The Community Store of Bainet sits on the main road that runs through Anba Grigri. It stocks the same, mostly imported items that jam shelves in many small stores or “boutiques” throughout Haiti: canned goods, rice, beans, spaghetti, cooking oil, tomato paste, crackers, rum and other products. The Community Store sells its products at the same price as other local vendors and doesn’t receive much traffic. During a HGW visit, store manager Delva Henry asked a friend to “buy” something for HGW’s camera.
Delva Henry and friends hang out on the porch of the store.
“There are a lot of other stores in our communal section,” the store manager admitted. He said he was thinking of “writing a proposal” to ask for more money so that he could better stock his store, which he runs with his wife.
Community members reported that the store is no different than other markets.
“It’s a private business,” according to François Brunel, a member of OJDB (Oganizasyon Jen pou Devlòpman Bene or Organization of Bainet Youth for Development). Brunel and others reported that the store offers no credit or discounts to local residents. “It’s a success because it exists and it is functioning, but they say you have to be a member of their organization to get a little credit. I think all members of the community should benefit.”
Nearby, the Coordination of Bainet Woman (Kòdinasyon Fanm Bene or KOFAB) received a grant to set up a corn mill. HGW noted that it was up and running and appeared to be frequented by members of the community.
The mill in action.
“Before we had the mill, we had to thrash corn and sorghum with a pestle… or walk a long way,” said an elderly woman. “The mill has made things easier.”
But that’s not to say that KOFAB runs it.
“The project is a success because as you can see, it is employing me!” explained Fabien Jean André Paul who said he manages the mill business, rather than KOFAB. “From time to time I meet with the women and give them a report.”
Mill manager Fabien Jean André Paul.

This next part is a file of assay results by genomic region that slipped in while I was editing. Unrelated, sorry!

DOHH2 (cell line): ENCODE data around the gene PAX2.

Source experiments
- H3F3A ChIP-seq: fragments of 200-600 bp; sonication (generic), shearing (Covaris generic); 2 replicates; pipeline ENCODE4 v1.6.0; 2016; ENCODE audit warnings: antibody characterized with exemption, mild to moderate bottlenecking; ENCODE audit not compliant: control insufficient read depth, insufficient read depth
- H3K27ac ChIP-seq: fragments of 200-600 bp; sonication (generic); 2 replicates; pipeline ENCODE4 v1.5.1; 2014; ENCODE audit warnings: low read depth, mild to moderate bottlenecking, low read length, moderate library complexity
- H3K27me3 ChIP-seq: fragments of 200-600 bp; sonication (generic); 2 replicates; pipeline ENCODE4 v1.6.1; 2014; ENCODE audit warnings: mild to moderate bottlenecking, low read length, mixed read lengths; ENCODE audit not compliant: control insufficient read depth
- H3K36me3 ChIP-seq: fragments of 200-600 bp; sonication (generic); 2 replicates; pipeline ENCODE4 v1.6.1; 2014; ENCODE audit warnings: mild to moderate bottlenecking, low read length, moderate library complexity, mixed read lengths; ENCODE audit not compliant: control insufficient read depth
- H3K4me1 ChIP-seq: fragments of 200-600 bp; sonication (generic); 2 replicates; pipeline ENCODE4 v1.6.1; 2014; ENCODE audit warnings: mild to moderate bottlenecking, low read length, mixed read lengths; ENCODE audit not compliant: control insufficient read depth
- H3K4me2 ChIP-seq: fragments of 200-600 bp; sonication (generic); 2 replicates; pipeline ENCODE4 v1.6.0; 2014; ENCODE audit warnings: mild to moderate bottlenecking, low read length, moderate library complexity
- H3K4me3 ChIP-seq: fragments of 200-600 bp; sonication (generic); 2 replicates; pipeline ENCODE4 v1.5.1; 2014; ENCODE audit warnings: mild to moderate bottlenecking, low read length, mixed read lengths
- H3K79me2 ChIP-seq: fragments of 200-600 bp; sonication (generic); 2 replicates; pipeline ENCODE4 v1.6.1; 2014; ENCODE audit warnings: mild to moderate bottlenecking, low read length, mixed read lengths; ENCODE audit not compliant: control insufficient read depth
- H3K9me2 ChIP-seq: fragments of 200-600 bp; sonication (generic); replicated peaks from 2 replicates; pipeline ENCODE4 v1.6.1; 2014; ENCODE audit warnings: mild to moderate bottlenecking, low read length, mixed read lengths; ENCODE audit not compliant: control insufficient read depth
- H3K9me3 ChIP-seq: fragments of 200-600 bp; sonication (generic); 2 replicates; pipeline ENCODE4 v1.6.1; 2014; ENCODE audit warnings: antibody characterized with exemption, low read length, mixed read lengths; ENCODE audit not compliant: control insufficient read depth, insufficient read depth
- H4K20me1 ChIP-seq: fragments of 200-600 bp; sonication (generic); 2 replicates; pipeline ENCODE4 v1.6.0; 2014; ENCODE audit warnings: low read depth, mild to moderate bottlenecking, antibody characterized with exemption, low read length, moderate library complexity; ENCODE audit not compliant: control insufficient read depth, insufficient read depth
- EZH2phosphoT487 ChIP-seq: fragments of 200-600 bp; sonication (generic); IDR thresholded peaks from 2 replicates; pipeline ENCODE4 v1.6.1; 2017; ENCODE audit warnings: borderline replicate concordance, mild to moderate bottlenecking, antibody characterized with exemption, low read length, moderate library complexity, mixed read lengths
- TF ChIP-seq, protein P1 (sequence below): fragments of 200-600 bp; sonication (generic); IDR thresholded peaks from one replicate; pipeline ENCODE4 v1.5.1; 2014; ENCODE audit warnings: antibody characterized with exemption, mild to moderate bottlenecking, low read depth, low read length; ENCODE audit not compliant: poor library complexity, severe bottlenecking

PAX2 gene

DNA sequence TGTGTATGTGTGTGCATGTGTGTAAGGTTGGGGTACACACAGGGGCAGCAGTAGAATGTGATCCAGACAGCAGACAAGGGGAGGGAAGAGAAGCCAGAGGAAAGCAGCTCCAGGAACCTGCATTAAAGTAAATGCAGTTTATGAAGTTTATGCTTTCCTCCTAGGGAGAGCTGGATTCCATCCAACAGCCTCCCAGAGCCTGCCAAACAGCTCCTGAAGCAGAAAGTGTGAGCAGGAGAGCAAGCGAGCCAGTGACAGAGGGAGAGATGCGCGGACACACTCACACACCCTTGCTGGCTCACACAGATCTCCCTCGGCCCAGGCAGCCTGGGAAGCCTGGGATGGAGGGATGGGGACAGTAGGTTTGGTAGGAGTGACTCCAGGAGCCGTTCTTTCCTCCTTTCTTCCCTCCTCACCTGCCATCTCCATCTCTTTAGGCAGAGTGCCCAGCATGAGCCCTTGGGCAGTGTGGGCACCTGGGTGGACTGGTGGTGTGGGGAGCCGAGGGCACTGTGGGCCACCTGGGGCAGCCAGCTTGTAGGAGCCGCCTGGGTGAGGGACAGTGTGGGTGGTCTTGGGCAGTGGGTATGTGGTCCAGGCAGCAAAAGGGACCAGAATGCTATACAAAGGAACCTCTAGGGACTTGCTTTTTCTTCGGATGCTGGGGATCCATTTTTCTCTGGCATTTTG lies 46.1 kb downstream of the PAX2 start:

Another project also produced results: goats. A peasant organization received a grant to buy goats, which reproduced enough so that almost every member of Mouvman Peyizan Kay Anwò (Houses on the Hill Peasant Movement) now has a goat.
“Before, not too many of our members had goats. Now almost everyone has a goat because our organization got the project funding,” said member Alezi Jean Bastien. “Life has improved a little bit for people because the goats are worth 2,000 or 3,000 gourdes (about $50-75) each.”
Assessments and Evaluations
PRODEP’s track record in and around Bainet is not as good as the “over 70 percent success” touted by PRODEP and PADF. Two of the Bainet projects have been closed for years, and of the six Anba Grigri projects, two – 33 percent – were barely operating.
“The projects didn’t work out the way they were supposed to,” said COPRODEP community council member Emile Theodore. “The majority of them have disappeared. You can’t find a trace of them. There are others that are run by a husband and wife, like the community store. As for the fish project, a little group of people is running that one also.”
The main reason, Theodore and others say, is that once the money is disbursed, there is little follow-up and verification.
“In some cases, it takes a while for that [supervision] to happen,” admitted Jerome. He denied knowing of any cases of corruption. “Let’s just say that sometimes there are administrative problems.”
But in the evaluations posted online, in the literature distributed at news conferences, and in interviews, PRODEP and PADF officials made no mention of any irregularities.
The most recent documents available online call PRODEP performances “satisfactory” with no more detail, although a 2010 document does note that evaluation had been a “main challenge.” But if “over 70 percent” of the projects were “successful,” by deduction somewhere between 20 and 30 percent were not, meaning that funding for some 400 projects – over $6 million – has been wasted.
PRODEP and World Bank reports do not mention whether or not people accused of corruption or waste were brought to justice or held accountable.
Despite numerous promises, HGW never received a copy of the PRODEP final evaluation that was completed in June 2012.
What HGW did discover was that the apparent lack of monitoring, verification and evaluation are not unique to Haiti. In their survey of dozens of so-called “Community Driven Development” (CDD) programs around the world, World Bank economists Mansuri and Rao noted “a pervasive inattention to monitoring systems.” They found that only 40 percent of CDD projects they surveyed had any kind of monitoring and evaluation at all.
“The majority of project managers participating in the survey stated that the Bank’s operation policies do not provide incentives for effective monitoring and evaluation,” the authors wrote.
With these kinds of numbers, does PRODEP have the right to call its project a “success”?